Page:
Image 2. A HTML5 Canvas element with a border.

Now, lets draw a star on the canvas. Previously, making a drawing in an HTML page was a rather precarious job. Using canvas is a matter of a few lines of javascript code that we place in the <head> tags of our HTML page:


<script>   
function drawStar() 
{   
// Get the canvas element and its drawing context
var canvas = document.getElementById("star");   
var ctx = canvas.getContext("2d");  
// Save a copy of the current state of the canvas.
ctx.save;
// Create a path with absolute coordinates
ctx.beginPath();   
ctx.moveTo(100, 66);     
ctx.lineTo(108, 94);   
ctx.lineTo(132, 78);   
ctx.lineTo(121, 102);   
ctx.lineTo(145, 110);     
ctx.lineTo(121, 118);   
ctx.lineTo(132, 142);   
ctx.lineTo(109, 132);   
ctx.lineTo(100, 156);           
ctx.lineTo(91, 132);   
ctx.lineTo(68, 142);   
ctx.lineTo(79, 118);     
ctx.lineTo(55, 110);      
ctx.lineTo(79, 102);   
ctx.lineTo(68, 78);   
ctx.lineTo(92, 94);      
ctx.lineTo(100, 66);
// Return to the starting point and close the path with the closePath function.
// This also tells the canvas  that the star is a closed figure.
  ctx.closePath();
// Draw the star on the canvas (only after giving the line a stroke it will be actually visible)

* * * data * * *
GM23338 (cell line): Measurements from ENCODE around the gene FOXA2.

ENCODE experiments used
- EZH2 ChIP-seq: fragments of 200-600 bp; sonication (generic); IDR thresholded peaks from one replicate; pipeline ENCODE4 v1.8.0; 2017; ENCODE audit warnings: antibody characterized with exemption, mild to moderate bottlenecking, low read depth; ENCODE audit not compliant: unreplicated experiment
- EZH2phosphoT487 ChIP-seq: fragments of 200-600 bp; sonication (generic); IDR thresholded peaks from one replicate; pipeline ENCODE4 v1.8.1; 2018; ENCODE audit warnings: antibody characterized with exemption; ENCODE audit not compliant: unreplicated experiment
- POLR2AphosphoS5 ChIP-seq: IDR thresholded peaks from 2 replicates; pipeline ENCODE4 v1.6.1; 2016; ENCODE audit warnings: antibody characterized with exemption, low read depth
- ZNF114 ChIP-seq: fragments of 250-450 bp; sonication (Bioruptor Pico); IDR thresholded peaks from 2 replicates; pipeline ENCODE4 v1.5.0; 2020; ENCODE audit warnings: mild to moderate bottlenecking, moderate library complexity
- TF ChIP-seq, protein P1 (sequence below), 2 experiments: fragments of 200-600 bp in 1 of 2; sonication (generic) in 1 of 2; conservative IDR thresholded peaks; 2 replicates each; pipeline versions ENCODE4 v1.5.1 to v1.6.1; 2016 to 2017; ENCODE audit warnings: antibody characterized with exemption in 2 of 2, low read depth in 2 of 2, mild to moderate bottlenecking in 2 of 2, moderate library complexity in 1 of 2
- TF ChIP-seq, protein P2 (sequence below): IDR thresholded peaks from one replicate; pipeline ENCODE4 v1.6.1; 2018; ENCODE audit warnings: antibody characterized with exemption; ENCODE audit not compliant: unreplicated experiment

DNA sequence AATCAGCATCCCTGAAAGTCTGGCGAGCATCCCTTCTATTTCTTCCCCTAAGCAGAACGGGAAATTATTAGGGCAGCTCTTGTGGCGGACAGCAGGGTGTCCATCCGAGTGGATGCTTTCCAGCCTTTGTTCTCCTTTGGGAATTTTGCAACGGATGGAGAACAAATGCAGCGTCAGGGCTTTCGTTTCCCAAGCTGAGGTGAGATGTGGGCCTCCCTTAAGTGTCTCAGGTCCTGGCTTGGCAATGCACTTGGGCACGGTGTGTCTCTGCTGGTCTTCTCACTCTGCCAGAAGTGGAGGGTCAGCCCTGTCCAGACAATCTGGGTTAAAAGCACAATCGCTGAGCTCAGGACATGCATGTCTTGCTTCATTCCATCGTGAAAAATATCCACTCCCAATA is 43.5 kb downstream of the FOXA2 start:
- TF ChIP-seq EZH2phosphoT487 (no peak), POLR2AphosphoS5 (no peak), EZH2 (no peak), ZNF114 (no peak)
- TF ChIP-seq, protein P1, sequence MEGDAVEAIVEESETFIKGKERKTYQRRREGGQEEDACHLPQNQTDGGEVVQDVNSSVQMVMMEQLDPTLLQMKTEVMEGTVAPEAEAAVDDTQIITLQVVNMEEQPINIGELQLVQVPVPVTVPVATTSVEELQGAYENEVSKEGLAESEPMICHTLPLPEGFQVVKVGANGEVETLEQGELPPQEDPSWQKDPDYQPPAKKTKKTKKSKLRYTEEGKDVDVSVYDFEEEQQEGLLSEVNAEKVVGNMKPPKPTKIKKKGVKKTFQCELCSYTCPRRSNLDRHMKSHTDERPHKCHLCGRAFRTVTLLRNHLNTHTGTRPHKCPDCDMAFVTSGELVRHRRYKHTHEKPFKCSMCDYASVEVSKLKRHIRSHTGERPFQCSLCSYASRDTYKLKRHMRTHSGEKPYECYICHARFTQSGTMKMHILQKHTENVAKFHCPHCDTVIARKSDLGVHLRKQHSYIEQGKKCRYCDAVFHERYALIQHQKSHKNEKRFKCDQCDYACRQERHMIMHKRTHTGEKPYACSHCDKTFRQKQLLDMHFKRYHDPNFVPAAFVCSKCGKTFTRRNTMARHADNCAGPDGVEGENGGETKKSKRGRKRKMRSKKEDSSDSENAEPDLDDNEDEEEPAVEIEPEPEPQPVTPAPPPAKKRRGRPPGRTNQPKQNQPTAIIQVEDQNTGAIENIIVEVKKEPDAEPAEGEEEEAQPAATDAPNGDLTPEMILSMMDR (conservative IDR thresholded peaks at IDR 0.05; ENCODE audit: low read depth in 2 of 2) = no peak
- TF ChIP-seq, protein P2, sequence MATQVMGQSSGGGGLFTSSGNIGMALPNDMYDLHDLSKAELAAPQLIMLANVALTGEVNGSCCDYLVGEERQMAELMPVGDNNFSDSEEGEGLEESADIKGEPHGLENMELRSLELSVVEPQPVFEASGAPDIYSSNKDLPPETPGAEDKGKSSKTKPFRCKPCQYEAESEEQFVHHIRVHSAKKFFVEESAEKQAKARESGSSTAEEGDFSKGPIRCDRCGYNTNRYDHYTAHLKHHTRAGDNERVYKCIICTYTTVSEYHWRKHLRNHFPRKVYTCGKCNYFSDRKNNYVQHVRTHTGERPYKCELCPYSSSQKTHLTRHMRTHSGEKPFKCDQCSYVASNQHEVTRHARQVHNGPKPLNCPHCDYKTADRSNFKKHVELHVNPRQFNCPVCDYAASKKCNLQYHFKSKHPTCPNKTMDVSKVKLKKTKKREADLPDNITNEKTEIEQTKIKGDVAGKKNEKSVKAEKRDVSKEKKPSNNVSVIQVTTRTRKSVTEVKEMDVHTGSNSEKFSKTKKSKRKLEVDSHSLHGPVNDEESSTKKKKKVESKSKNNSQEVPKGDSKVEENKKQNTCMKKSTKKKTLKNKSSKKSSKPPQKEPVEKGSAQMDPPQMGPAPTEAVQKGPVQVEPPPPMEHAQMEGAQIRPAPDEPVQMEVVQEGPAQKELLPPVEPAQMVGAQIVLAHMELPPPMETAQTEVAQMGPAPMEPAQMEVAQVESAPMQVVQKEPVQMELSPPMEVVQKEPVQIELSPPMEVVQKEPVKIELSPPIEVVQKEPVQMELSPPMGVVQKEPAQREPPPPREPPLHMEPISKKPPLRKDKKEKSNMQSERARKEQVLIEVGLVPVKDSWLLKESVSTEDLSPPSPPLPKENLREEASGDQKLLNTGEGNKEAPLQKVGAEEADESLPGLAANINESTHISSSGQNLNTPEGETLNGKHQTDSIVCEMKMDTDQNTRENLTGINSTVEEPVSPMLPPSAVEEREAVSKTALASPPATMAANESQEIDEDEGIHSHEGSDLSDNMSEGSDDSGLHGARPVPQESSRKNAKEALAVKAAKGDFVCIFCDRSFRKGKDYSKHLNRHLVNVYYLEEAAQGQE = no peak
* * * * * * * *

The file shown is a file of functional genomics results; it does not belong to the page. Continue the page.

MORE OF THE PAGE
ctx.stroke();
// Restore the saved state of the canvas
ctx.restore();   
}  
window.addEventListener("load", drawStar, true);   
</script>
</head>
<body>
<canvas id="star" style="border: 1px solid;" width="350" height="200"> U
Update your browser for  support of the canvas element
</canvas>

Now let us see what the above Javascript code actually does. First, we provide for access to the canvas (with id = "star") object by referring to the ID of the respective canvas. Then create a variable (ctx) for the context and we call the getContext method (function) of the canvas object with as as a parameter the type of canvas that you want to create (2d). In this case it is a canvas with a two-dimensional context ("2d"), which, by the way, is the only context available at this time. (it is expected that there will be a three-dimensional context in the future)